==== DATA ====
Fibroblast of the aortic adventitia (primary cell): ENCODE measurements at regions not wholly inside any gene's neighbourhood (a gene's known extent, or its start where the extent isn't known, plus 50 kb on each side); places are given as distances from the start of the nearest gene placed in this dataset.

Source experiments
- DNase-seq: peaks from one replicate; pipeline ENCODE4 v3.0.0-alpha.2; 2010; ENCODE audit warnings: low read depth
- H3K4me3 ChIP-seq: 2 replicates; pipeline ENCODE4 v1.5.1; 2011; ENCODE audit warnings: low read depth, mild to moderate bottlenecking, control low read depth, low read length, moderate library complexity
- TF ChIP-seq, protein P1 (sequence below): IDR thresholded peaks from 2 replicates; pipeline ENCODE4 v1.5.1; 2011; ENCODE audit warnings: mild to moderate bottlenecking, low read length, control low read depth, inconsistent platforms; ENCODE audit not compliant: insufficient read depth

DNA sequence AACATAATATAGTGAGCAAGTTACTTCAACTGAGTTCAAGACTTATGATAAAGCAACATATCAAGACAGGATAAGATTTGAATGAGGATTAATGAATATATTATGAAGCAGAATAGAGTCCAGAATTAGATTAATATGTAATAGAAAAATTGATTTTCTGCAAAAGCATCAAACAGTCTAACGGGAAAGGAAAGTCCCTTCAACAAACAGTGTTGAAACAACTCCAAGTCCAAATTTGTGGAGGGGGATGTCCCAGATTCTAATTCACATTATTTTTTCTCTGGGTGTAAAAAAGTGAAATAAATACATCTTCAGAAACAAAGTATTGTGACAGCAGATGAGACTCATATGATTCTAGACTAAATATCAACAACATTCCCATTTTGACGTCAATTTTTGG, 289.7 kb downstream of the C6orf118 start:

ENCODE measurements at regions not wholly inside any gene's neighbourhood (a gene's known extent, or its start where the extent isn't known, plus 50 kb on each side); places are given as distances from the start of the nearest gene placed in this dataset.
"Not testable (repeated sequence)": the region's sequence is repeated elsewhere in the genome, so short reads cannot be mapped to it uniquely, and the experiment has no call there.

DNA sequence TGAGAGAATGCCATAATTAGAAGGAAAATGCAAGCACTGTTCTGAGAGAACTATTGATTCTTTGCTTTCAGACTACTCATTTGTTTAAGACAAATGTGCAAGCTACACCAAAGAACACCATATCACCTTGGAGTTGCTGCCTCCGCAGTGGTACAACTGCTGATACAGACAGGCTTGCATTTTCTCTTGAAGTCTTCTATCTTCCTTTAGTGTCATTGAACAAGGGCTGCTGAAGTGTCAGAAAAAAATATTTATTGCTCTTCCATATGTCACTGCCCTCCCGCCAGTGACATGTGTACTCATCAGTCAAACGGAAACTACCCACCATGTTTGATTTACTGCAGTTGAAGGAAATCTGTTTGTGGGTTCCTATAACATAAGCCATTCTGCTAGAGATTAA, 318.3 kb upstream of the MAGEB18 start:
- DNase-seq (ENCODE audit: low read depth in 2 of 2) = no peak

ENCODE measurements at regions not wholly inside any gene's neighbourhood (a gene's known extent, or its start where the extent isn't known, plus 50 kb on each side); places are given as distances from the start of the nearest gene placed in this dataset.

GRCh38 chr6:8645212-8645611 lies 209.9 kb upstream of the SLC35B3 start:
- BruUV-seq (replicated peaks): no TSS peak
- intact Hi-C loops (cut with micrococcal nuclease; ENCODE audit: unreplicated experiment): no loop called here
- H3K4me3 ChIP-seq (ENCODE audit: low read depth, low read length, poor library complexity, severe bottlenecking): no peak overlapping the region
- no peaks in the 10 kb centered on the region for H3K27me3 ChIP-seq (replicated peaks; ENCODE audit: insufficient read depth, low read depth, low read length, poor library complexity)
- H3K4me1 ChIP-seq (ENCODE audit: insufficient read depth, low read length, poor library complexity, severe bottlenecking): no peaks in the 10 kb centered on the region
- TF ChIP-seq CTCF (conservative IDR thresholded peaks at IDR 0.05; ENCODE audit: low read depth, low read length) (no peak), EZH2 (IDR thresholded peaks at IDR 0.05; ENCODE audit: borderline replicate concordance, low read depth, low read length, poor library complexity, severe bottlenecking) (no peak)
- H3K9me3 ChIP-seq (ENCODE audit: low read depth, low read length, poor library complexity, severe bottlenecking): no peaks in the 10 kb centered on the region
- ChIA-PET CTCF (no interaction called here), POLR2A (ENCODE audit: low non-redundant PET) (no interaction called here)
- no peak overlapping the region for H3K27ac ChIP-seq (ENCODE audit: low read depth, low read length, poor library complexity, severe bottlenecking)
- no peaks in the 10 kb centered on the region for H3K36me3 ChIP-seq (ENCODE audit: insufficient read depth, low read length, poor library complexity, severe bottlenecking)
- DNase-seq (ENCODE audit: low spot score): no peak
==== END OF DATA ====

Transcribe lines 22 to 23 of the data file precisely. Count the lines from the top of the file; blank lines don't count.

- no peaks in the 10 kb centered on the region for H3K36me3 ChIP-seq (ENCODE audit: insufficient read depth, low read length, poor library complexity, severe bottlenecking)
- DNase-seq (ENCODE audit: low spot score): no peak